22 AUGUST 1885, Page 3

The Rev. H. M. Kennedy, vicar of Plumpton, near Carlisle,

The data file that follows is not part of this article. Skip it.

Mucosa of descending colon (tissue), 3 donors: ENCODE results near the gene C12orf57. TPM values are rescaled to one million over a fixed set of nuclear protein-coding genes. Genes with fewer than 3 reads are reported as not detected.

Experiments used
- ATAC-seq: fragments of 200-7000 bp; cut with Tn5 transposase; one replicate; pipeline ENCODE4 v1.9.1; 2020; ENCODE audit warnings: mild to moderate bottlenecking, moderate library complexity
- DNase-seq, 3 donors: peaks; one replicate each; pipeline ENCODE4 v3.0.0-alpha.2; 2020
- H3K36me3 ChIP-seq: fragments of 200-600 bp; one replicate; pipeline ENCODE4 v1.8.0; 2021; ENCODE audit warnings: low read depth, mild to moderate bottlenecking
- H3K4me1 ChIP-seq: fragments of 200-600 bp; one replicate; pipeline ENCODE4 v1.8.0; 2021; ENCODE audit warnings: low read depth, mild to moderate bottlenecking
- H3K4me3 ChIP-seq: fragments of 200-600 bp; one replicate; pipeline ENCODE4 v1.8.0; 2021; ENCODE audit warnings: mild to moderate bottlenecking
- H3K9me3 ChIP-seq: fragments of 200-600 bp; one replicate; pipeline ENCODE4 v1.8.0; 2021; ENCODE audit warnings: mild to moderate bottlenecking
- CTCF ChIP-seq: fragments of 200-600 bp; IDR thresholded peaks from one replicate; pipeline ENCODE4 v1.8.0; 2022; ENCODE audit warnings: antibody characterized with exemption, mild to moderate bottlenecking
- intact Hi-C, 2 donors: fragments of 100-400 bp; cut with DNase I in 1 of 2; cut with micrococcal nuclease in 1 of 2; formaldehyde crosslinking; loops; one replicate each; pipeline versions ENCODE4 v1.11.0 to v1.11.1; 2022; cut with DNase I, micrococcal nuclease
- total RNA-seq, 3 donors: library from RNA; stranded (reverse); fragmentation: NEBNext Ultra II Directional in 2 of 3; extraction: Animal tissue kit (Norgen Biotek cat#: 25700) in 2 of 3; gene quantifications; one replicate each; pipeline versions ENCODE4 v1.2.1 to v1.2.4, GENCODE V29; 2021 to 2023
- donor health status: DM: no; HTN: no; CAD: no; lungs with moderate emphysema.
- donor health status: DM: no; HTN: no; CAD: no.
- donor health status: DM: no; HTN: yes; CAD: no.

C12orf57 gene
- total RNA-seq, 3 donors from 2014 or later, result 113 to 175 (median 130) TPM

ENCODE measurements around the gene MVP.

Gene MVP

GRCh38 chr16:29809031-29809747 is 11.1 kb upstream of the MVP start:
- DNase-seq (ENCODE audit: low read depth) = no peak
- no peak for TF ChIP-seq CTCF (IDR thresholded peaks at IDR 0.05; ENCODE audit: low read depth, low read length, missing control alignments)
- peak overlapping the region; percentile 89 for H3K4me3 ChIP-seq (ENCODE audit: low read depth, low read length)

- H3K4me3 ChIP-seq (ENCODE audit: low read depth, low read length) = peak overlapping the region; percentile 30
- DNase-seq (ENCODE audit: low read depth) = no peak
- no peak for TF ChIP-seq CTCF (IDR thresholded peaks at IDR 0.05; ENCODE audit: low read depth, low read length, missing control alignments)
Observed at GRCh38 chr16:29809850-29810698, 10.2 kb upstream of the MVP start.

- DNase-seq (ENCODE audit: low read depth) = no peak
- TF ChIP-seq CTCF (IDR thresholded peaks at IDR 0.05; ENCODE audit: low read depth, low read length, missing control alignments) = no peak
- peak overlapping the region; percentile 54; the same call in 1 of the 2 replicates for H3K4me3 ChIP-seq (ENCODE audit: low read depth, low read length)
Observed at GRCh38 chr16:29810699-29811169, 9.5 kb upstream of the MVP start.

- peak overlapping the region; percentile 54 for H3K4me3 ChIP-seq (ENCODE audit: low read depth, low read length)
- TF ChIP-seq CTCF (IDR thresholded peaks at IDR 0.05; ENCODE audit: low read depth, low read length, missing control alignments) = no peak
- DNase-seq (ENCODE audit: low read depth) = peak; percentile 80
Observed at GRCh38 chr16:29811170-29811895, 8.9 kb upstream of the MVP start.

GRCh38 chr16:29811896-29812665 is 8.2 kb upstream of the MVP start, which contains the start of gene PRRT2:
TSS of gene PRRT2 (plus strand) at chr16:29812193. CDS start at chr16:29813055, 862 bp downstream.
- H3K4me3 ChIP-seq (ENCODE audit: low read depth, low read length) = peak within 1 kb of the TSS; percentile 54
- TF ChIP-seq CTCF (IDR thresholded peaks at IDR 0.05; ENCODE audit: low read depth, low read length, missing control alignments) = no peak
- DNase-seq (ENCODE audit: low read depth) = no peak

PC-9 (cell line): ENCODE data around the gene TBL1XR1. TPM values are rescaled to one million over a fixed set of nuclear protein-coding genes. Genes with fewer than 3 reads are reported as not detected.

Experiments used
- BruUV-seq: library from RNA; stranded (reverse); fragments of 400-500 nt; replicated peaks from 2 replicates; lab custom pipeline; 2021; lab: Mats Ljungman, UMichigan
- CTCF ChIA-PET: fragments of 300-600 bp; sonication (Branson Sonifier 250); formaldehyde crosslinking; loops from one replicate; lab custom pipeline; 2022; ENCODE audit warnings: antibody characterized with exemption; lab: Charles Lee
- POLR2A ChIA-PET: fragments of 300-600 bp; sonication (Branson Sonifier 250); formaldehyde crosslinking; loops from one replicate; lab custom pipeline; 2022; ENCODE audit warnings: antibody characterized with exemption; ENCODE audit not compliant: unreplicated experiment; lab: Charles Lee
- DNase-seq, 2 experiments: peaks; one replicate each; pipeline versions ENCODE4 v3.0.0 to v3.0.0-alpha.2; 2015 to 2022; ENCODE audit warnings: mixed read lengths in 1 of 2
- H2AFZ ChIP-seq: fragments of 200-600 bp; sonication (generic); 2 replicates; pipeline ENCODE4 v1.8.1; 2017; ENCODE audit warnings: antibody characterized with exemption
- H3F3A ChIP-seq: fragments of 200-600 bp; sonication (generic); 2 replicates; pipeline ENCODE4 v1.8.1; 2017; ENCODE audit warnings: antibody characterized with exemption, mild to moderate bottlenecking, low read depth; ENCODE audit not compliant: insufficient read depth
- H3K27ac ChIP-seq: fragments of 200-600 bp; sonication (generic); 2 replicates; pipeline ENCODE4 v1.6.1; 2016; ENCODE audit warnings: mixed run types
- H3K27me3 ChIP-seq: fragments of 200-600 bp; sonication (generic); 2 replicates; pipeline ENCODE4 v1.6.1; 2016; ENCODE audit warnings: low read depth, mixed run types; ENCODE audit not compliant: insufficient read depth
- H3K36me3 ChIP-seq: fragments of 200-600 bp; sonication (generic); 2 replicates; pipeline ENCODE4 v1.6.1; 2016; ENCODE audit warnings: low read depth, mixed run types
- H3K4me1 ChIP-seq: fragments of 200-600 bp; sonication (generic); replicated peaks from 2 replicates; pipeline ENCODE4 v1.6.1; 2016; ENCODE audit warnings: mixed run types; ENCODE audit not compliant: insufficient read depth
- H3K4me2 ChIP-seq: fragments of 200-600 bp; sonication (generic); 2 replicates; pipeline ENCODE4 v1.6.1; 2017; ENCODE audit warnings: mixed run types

has recently issued an address to the Cumberland electors, in which he solemnly warns them not to be befooled,—never in politics to trust a Tory,—and if they have any cause to fear him, then " to deceive the deceiver." " I advise you, in plain terms, of the two evils to choose the least. If he must have an answer, tell your master a lie with your tongue in preference to marking with your pencil a terrible lie against yourself, your family, your olass, your country, and your God." Against this very immoral advice,—immoral because it cannot be necessary to choose between the two evils at all,—both should be rejected with equal manliness,—the Bishop of Carlisle launches forth with very one-sided fervour. "Mr. Kennedy's advice," he says, "is too outrageously opposed to northern honesty and independence, not to say to all the teaching of Him who came to bear witness to the troth, to make it practically very dangerous to the character and conduct of the men of Cumberland. But this consideration does not diminish my indignation at the fact of the advice to lie having been given by one of the clergy of this diocese. I appeal from that shameful advice to the teaching which, as I trust, tomes abundantly from the lips and hearts of my clergy as a body." We think that the Bishop might, if he would, have greatly reinforced the effect of that advice by plainly telling the employers of his diocese that whenever they attempt to interfere with the honest votes of the electors, they are not less, perhaps more, guilty of the lies for which they supply the motive, than the poor men who utter the lies are themselves.